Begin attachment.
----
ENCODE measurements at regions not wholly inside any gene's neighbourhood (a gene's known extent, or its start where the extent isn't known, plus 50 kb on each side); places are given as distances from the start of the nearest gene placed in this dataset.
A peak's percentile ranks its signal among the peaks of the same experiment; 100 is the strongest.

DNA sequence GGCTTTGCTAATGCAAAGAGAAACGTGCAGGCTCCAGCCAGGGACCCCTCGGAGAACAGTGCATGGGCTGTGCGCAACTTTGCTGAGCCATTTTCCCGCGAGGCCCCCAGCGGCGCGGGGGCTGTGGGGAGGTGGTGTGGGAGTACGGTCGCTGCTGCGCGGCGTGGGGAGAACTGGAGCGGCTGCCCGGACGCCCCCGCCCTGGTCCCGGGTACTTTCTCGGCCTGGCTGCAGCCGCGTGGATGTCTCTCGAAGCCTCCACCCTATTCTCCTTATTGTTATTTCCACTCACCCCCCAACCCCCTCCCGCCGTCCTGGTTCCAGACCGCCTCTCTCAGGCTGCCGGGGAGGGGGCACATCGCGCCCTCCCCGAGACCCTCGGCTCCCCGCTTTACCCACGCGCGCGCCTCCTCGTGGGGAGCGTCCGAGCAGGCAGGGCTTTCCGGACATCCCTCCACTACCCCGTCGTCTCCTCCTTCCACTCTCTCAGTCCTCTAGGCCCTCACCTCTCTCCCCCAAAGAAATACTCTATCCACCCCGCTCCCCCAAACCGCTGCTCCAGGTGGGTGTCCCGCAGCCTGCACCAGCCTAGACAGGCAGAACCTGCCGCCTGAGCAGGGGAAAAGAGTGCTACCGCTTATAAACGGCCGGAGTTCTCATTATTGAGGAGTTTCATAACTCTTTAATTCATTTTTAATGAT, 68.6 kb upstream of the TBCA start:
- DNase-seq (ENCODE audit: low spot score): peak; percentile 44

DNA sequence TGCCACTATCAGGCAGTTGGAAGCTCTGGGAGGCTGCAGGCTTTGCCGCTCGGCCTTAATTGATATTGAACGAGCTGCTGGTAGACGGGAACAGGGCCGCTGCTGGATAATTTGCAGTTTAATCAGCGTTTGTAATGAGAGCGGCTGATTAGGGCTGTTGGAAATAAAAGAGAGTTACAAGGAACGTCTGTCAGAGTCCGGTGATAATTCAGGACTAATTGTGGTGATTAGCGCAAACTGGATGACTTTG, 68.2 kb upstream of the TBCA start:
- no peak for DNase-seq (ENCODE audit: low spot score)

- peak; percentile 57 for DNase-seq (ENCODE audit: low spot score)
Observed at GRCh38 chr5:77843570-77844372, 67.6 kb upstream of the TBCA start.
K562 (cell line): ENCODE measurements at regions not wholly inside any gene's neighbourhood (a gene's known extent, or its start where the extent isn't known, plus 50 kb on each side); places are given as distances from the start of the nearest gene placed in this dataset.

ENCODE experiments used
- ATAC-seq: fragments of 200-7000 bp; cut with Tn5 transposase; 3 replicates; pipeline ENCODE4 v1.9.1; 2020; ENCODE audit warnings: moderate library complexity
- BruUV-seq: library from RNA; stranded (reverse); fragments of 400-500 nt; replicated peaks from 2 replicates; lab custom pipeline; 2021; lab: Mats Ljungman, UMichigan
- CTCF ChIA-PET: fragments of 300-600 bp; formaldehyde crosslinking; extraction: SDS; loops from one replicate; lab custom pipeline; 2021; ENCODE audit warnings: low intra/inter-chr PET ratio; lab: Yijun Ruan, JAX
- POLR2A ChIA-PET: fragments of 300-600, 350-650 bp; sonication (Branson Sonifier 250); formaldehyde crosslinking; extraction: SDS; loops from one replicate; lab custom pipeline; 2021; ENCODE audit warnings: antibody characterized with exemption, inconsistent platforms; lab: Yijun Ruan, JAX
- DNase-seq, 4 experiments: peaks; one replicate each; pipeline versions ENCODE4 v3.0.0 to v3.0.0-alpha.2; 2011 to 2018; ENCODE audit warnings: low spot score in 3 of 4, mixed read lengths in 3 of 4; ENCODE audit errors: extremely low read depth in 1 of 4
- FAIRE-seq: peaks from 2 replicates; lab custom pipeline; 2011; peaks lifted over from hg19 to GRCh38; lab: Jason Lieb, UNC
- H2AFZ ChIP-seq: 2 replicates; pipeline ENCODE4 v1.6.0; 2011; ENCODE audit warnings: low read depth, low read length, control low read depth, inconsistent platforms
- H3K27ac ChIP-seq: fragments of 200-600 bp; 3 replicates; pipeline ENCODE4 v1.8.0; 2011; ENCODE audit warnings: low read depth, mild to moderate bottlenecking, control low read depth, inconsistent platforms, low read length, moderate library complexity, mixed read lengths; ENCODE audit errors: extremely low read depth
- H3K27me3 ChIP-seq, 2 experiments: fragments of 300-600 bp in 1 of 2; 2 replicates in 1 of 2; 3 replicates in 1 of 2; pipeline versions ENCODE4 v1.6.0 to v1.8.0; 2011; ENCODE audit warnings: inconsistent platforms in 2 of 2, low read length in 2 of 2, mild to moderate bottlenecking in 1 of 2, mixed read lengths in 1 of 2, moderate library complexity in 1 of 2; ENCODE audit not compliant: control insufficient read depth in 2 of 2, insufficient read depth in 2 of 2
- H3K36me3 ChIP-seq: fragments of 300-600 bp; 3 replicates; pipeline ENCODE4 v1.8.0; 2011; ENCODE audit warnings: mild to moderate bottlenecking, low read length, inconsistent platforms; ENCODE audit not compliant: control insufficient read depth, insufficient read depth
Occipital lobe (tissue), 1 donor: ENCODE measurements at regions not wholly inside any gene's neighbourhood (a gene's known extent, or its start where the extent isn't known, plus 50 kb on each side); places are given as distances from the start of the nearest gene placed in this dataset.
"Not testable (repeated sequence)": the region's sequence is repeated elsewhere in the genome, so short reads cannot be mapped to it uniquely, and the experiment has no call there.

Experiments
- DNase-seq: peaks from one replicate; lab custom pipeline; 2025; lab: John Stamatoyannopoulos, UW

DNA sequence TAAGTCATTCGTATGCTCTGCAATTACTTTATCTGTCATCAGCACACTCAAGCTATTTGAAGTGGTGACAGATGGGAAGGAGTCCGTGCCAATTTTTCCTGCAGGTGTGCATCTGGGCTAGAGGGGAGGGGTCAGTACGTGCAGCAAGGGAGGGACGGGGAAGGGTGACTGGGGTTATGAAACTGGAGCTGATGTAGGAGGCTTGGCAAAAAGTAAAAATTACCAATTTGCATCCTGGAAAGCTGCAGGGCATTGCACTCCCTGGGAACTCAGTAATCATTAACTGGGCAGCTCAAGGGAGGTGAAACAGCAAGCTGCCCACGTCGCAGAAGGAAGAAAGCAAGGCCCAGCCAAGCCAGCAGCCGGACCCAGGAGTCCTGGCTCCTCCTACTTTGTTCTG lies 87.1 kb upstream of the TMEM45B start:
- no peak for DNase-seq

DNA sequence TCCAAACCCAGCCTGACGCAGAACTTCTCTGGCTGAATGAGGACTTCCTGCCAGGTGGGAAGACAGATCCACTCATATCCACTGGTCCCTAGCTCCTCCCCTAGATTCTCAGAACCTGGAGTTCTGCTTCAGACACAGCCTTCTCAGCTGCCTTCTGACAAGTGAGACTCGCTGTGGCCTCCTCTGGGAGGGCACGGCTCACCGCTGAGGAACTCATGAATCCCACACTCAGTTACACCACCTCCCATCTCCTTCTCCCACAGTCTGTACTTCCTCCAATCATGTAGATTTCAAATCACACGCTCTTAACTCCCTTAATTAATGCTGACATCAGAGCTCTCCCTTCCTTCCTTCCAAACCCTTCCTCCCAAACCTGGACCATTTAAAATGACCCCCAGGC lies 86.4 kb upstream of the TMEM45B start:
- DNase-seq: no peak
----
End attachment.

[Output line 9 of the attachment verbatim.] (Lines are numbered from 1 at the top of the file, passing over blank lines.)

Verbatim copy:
K562 (cell line): ENCODE measurements at regions not wholly inside any gene's neighbourhood (a gene's known extent, or its start where the extent isn't known, plus 50 kb on each side); places are given as distances from the start of the nearest gene placed in this dataset.